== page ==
In short, the SDF shouldn’t be deployed just for the sake of showcasing Japan’s presence. There needs to be a clear purpose.

There is also a problem with the application of maritime police actions in the face of a national adversary or a similar organization. The SDF is not allowed to use weapons except for self-defense, so the SDF would not be able to sink an opponent’s vessel, for example, as that would constitute “excessive defense,” which is not allowed under current law. The use of police authority is strictly limited to self-defense, and under the rules of engagement, SDF elements can only take opponents into custody, not destroy their vessels.

In reality, if the SDF detected a missile launch orchestrated by an organization in Iran, it wouldn’t be able to attack Iran’s military facilities by law. And if we sent destroyers to the Mideast, it would be impossible to prevent drone or missile attacks due to technical limitations. Japan also cannot send a threatening message, because that would then constitute the threat of use of force, which Japan has renounced under the Constitution.

Deciding not to join the U.S.-led coalition was right, considering Japan’s friendly relations with Iran. There must be a certain element of understanding within the government that Japan has to do something when tankers are attacked in the Strait of Hormuz, including one operated by a Japanese shipping firm.

From my experience of working for the government, I cannot understand the research mission for the SDF. That’s because there would be little impact to the region basically whether there was an SDF presence outside the Persian Gulf or not. The issue is not to pressure Iran to take action, but to mediate between the U.S. and Iran.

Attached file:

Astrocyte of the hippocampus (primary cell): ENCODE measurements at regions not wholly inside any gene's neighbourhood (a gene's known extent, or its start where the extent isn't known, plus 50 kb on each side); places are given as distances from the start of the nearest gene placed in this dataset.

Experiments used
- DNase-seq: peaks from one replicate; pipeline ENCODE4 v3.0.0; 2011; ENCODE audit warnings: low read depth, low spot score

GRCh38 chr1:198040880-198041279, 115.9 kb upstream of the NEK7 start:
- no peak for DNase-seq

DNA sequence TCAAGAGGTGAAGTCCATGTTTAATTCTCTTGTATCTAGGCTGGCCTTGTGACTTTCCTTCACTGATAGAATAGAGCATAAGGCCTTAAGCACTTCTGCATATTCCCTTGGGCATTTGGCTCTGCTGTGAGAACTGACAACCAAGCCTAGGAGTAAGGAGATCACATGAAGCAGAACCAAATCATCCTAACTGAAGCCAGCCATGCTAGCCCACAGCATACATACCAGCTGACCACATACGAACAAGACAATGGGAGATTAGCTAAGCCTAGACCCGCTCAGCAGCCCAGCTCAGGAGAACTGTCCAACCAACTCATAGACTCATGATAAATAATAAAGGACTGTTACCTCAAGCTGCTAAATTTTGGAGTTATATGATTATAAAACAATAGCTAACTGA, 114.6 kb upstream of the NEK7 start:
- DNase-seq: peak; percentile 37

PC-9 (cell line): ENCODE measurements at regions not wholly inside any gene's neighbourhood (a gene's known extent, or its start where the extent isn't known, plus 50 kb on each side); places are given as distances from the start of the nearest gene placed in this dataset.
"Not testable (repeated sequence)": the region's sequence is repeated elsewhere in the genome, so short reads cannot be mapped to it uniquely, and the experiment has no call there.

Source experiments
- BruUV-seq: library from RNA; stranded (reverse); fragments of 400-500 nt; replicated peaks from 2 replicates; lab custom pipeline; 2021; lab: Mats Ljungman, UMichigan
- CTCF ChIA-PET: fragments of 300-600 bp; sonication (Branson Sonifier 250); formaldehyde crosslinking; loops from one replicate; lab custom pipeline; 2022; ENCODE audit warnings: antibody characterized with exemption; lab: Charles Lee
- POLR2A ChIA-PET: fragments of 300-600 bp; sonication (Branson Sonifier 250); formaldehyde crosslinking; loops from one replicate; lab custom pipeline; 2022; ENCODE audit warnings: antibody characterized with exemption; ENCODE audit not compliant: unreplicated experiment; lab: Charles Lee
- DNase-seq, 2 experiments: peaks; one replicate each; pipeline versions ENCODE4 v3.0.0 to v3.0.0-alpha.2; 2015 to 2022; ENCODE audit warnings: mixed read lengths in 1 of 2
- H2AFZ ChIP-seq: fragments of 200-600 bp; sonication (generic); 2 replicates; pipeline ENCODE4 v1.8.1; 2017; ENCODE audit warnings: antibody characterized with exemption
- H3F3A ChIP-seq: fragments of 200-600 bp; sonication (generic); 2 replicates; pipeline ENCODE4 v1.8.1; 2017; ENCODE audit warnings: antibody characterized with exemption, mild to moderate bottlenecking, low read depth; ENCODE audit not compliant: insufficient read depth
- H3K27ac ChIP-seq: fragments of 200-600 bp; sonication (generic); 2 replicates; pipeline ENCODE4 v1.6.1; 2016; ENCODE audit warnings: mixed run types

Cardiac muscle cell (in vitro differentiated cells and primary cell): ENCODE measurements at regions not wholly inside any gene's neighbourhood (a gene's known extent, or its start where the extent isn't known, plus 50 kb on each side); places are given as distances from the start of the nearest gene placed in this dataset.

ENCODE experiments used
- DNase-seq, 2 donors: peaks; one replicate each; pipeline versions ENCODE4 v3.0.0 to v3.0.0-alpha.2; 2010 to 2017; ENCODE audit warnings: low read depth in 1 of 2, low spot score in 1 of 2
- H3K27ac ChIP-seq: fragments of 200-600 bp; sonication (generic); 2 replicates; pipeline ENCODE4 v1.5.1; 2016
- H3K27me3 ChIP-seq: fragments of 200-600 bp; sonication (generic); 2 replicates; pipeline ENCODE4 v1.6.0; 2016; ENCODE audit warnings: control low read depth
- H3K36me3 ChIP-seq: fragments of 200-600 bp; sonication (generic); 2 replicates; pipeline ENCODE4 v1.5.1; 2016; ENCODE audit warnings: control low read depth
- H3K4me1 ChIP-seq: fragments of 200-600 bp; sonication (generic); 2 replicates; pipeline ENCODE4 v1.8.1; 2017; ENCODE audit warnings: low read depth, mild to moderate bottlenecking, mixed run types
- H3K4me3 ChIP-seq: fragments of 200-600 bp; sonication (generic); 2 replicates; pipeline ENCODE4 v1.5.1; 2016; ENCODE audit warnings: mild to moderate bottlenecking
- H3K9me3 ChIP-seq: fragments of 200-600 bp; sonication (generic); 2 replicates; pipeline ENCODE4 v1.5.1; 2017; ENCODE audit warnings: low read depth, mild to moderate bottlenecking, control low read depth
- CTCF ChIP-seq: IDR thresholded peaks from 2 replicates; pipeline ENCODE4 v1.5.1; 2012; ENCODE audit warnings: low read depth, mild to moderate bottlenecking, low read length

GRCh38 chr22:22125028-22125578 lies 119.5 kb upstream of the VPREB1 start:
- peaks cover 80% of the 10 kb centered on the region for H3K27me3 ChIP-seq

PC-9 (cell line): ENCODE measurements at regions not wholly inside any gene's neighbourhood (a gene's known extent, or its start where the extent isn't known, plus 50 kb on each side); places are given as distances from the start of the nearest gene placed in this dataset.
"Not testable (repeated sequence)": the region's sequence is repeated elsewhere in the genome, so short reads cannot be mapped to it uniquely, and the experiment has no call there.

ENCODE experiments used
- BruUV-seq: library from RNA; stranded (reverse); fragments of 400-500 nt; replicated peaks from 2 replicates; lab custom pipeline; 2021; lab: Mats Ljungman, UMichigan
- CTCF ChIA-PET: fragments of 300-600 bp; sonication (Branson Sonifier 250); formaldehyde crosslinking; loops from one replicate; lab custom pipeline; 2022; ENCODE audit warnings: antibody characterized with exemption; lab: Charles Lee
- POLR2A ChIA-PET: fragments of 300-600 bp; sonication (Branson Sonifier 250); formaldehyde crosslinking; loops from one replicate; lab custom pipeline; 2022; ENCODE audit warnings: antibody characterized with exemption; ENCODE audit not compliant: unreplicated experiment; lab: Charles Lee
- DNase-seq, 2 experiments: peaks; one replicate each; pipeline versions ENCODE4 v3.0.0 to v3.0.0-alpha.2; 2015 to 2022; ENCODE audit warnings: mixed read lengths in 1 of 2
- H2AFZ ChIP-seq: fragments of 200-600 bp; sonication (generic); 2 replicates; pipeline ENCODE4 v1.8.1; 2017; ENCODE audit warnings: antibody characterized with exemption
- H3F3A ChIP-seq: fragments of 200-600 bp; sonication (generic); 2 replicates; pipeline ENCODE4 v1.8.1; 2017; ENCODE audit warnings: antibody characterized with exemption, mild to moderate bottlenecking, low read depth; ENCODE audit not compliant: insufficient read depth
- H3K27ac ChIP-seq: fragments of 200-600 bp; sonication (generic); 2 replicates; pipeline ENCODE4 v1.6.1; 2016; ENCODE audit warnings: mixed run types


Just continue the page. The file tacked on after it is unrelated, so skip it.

Members of the Liberal Democratic Party argue that the application of maritime police measures would make the use of force possible, but the tankers would not be protected under the severe restraints on the use of force.

Proponents of the SDF dispatch say the move would help stabilize the Middle East and allow information-sharing on suspicious vessels. But the crux of the argument is that it is the U.S. that pulled out of the agreement with Iran and is raising tensions there. After all, the military forces are a political tool. Japan has been involved in efforts to arrest pirates off Somalia, but what’s the mission of the dispatch under consideration? Stabilizing the Middle East is not the mission of the SDF.

The government has said the Strait of Hormuz is one potential area for an SDF dispatch, but if that’s the case there would be little recourse for the SDF to deal with an attack if it were left with the ability to apply maritime police operations alone in an emergency. If the government was considering a dispatch to the Strait of Hormuz, the SDF would have to join the U.S.-led coalition.

Japan enacted the international peace cooperation act in 2015. It enables Japan to contribute toward multinational forces.

Should a conflict break out between the U.S. and Iran, Japan could provide rear-area logistical support to U.S. military operations, which would put Japan at war with Iran.

Kyoji Yanagisawa served as assistant chief Cabinet secretary in charge of national security and crisis management. He is now director of the International Geopolitics Institute Japan.

The Argument: Should Japan send the MSDF to the Middle East?